“We were just kids, we didn’t want to be hated. We were just trying to figure out who we were,” Kelly said. “What we really did was create awareness, and in order for you to have rights and presence, you have to first have awareness.” So much of the work of social justice is awareness — making others aware of the difference that identity matters.

Lesson #7: Identity matters.

As the flyer for the Gay Student Alliance says, “No one, for any considerable period, can wear one face to himself (herself), and another to the multitude, without finally getting bewildered as to which may be the true.”

To live authentic lives, we must be able to be authentic. To be who we are at all times, and to be valued and affirmed as ourselves.

Lesson #8: Advocacy is life long

At the age of 60, Nancy returned.

Nancy is still doing the work; still advocating; still fighting; still telling the story. Social justice work is life long.

Lesson #9: History matters.

I often reflect on the journey of Ellen DeGeneres. As an interviewer noted “The place Ellen holds in our hearts and on TV was not guaranteed at the time I interviewed her (in 2001).  I don’t think anyone, including Ellen, would have predicted that she’d host one of the most popular, long-running daytime television shows of all time. And that’s on top of hosting awards shows, doing standup, and winning 30 Emmy Awards and more People’s Choice Awards than anyone. Ever.  Add to that, the Presidential Medal of Freedom, the nation’s highest civilian award. Here’s what President Obama had to say at the White House that day in November 2016:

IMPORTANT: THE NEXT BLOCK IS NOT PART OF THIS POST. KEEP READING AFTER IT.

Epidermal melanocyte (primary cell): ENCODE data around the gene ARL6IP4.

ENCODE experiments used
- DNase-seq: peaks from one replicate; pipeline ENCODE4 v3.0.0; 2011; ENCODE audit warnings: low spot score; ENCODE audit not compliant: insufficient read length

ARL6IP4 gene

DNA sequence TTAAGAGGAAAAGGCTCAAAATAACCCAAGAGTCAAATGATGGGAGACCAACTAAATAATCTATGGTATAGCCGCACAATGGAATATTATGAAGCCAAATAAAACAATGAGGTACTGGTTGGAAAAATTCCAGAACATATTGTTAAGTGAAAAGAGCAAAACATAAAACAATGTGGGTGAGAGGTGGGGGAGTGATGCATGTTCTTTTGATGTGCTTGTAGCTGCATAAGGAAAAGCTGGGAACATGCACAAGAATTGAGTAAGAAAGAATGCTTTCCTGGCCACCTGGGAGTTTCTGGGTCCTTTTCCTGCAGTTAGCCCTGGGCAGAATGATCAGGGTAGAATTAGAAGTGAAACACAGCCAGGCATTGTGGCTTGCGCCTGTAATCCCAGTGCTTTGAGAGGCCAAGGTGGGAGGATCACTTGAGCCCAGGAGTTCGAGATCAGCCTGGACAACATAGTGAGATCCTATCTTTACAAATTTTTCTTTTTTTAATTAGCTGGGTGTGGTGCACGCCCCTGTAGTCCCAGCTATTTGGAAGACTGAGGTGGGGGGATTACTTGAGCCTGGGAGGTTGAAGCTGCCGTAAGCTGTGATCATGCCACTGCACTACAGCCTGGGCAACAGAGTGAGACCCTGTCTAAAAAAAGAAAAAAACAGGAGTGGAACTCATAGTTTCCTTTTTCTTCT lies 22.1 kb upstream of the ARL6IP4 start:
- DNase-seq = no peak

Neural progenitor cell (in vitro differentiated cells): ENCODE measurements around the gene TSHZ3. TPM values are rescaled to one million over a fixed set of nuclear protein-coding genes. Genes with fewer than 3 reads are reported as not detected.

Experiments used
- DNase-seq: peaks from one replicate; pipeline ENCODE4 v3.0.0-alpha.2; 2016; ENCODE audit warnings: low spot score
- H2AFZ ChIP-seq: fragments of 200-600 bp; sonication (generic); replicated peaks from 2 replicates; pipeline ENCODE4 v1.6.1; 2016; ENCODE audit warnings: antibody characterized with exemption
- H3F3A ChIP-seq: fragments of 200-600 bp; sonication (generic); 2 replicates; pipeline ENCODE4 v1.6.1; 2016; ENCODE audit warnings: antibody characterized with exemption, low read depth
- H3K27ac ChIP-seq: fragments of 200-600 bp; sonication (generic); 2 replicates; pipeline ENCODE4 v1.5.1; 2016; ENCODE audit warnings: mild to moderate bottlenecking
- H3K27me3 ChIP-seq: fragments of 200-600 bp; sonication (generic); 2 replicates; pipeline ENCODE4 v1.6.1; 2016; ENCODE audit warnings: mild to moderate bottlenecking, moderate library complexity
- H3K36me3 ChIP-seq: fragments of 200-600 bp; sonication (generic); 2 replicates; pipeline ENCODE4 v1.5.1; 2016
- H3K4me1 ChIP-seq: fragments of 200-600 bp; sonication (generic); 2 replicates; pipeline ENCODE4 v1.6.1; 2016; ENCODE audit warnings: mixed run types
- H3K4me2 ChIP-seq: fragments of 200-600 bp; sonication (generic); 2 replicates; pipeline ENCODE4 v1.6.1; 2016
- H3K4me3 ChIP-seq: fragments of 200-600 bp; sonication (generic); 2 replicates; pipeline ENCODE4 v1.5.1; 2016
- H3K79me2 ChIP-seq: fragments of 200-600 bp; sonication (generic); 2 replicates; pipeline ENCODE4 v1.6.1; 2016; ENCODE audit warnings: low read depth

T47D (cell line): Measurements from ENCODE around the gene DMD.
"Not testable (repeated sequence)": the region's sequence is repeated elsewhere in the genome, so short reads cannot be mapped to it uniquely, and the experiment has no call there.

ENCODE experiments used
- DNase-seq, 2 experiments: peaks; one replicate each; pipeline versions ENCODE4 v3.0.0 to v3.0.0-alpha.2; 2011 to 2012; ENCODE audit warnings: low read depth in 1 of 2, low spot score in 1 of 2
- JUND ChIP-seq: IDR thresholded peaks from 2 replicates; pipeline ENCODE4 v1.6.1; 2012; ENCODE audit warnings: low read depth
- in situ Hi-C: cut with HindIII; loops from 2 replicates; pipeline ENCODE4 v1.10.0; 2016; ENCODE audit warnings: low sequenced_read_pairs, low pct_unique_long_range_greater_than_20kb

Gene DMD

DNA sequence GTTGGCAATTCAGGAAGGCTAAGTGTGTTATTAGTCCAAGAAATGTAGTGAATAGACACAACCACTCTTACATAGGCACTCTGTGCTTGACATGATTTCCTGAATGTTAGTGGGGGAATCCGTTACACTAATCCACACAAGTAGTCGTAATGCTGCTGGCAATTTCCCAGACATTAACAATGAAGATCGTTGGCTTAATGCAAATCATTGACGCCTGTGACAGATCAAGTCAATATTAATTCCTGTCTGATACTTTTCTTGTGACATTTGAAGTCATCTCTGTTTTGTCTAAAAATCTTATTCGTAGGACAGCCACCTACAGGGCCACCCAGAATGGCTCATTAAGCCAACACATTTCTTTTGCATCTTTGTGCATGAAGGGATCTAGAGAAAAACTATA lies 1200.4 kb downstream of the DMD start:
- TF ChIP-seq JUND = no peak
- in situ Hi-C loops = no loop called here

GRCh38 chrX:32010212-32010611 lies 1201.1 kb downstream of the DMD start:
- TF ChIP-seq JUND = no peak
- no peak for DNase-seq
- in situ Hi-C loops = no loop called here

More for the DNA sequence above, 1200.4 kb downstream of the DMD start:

It’s easy to forget now, when we’ve come so far, where now marriage is equal under the law, just how much courage was required for Ellen to come out on the most public of stages almost twenty years ago. Just how important it was, not just to the LGBT community, but for all of us, to see somebody so full of kindness and light, somebody we liked so much, somebody who could be our neighbor or our colleague, or our sister, challenge our own assumptions—remind us that we have more in common than we realize. Push our country in the direction of justice.    

Lesson #10: We have more in common that we realize.

We are all full of kindness and light. We just need to create the environment for everyone’s light to shine. May we all radiate kindness and light towards humanity — and wear red boots, as often as we can!